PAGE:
Leong Sze Hian
I refer to the article “NTUC speeds up aid to workers” (ST, May 31).
“The labour movement is moving speedily to help 194,000 members affected by the recession this year with $23.2 million worth of cash, vouchers and bursaries.”
I would like to applaud the NTUC for so speedily helping 194,000 union members affected by the recession this year.
However, as NTUC has about 500,000 unionised members, this means that two out of five members are affected by the recession and need assistance.
I find this statistic to be quite alarming.
If we extrapolate from this and apply it to non-NTUC members, the number could be even more disconcerting. With a total resident workforce of 2 million, this could mean 800,000 workers are similarly affected by the recession and are in need of assistance!
NTUC Chief Lim Swee Say was reported to have said:
“We recognise the sum is not that big ($100 to $300), however for lower-wage earning between 800 to $1,000, it means a lot to them. It may not be a lot but what is important is that the labour movement continues to do its very best”.
Out of the $23.3 million set aside to help the needy, $7.6 million will be used for “family bonding initiatives” as well as to help the elderly. This means that only $15.7million is used to help the 194,000 members who need help.
This works out to an average of about $80 per year per member – or $6.66 per month per member. Indeed, it seems this is not very much once the numbers are broken down.
One question which needs to be asked is: How much of this $7.6 million will be used to promote family life at the six carnivals to be held this year at the NTUC Club’s Downtown East facility?
As the $7.6 million is about 33 per cent of the $23.3 million raised for the U Care Fund, I would like to suggest that more of it be used to help affected needy workers directly, so that it is more aligned with the main purpose of the fund.
As $80 per year assistance is not very much, I would also like to suggest that the Government and corporations try to contribute more to the U Care Fund.
We should also not forget non-NTUC members who are affected and need help, and try to find some way of helping them too.
To qualify for NTUC assistance, one would first need to be a member of the NTUC. This means one would have to pay a membership fee of $117 annually. Does it make sense then to become a member, and pay $117 for membership in order to receive $80 in assistance?
NTUC helping more people than the government?
According to the article, “If you really need help, ask : Yu-Foo” (ST, May 21), as at end March, about 24,000 people are getting financial and other forms of help under one of the ComCare progrrammes, up from about 21,000 in the same period last year.
This is an increase of about 14 per cent, year-on-year.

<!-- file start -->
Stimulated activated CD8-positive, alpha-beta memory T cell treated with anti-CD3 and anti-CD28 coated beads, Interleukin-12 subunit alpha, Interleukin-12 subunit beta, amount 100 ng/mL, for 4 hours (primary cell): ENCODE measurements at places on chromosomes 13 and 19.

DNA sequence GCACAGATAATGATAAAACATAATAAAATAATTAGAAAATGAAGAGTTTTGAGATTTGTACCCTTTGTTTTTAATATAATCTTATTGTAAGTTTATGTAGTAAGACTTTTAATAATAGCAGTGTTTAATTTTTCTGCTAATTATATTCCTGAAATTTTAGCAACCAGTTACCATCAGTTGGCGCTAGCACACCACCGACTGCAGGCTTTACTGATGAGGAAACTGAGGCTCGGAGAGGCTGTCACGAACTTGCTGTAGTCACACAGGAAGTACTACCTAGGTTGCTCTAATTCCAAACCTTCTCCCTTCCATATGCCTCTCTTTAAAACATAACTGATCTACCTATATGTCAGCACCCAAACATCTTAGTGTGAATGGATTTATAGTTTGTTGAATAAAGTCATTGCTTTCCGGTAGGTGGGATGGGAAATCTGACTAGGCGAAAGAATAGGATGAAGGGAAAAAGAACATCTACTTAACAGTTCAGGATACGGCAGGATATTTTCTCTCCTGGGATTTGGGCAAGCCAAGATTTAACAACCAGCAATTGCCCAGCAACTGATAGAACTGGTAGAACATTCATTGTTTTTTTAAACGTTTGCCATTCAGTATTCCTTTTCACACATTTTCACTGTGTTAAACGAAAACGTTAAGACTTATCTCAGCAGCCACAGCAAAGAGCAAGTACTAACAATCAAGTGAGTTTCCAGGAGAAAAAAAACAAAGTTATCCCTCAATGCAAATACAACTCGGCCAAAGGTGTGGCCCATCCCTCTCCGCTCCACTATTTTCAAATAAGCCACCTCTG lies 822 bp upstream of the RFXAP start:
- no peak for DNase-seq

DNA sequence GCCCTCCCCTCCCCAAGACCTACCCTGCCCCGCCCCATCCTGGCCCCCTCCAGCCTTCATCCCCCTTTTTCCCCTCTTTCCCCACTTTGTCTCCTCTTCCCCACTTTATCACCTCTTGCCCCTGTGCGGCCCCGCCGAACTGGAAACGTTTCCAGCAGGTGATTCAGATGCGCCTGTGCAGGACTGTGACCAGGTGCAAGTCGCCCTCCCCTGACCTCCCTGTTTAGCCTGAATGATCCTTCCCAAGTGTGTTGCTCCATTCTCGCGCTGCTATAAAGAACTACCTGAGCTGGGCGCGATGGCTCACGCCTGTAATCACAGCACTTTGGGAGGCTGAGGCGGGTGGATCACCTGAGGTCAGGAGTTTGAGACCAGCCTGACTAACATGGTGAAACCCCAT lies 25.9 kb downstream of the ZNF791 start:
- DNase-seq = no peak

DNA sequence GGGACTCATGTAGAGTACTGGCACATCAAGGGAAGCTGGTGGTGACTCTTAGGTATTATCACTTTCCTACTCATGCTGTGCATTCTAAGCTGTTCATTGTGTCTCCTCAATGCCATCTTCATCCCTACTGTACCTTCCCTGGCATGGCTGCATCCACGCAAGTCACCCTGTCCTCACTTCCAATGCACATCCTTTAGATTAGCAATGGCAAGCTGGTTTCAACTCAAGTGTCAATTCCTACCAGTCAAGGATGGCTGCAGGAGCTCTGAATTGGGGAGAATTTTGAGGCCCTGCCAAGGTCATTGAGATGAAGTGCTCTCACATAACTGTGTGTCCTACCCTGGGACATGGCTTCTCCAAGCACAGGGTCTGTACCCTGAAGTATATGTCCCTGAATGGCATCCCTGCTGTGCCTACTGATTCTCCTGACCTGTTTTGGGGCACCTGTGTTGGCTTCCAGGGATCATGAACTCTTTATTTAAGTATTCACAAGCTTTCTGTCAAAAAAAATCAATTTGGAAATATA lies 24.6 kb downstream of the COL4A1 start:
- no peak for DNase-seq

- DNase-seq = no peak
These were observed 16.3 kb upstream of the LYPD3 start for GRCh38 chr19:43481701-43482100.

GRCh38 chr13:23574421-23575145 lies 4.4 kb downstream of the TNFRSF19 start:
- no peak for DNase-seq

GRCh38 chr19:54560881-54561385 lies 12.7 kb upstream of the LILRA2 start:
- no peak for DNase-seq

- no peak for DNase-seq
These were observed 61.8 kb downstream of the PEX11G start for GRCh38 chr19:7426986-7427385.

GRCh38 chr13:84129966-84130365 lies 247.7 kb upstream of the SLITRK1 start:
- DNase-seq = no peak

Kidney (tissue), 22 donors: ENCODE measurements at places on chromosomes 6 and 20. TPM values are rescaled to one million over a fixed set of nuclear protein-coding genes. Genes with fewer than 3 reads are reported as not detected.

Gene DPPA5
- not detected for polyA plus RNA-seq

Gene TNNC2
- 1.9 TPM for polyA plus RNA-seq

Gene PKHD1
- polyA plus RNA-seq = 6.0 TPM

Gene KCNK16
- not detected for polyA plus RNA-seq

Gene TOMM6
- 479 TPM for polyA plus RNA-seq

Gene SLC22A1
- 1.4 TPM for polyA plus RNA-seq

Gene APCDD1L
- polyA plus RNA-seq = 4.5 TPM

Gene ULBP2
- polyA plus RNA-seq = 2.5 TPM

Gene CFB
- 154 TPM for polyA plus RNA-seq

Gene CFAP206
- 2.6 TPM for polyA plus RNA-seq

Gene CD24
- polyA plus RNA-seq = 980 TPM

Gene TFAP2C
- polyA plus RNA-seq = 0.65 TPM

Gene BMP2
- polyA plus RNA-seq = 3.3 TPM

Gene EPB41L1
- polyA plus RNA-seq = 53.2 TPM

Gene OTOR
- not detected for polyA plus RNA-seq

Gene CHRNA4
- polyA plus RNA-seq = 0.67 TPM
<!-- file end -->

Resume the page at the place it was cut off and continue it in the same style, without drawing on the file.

Since the NTUC can help 194,000 of its members, why is it that the Government is only helping 24,000 Singaporeans?
Applications for assistance at the Community Development Councils in the first quarter of this year increased by 66 per cent year-on-year.
However, the number of Singaporeans who are receiving assistance has only increased by about 14 per cent?
66 percent applied but only 14 per cent receiving assistance? The obvious question one would ask is, what is the rejection rate for unsuccessful applications for financial assistance?
According to the Straits Times article, a total of 24,000 cases received aid in the first quarter, including those who applied last year and earlier. This is an increase of 485 cases, compared to the last quarter of 2008.
In another Straits Times report on 31 May titled, “More seeking financial aid”, it was reported that:
“[There were] 15,000 applications for financial assistance between January and March this year, and of the applications processed so far, about 7 in 10 have been approved.”
Why is it that the number receiving aid for the whole quarter has only increased by 485 cases?
Shouldn’t the figure be about 10,500 – since 7 in 10 out of 15,000 applications were approved?
In this connection, it was also reported that there were 40,681 applications last year.
Since the last update from ComCare was that it gave financial assistance to about 24,000 needy families last year, why is it that the latest update now says that the number is still 24,000 despite 485 new cases in the first quarter?
So, how is it that the 24,000 figure for last year has now shrunk to 23,515 (24,000 minus 485)?
Shouldn’t the figure have increased instead of decreased, in view of increasing applications of 10 per cent quarter-on-quarter and 66 per cent year-on-year?
Perhaps the relevant authorities involved should explain all these confusing and fuzzy numbers so that Singaporeans know for sure how much money is actually going to those who need help and how many are actually being helped.
At the moment, the numbers do not seem to make sense.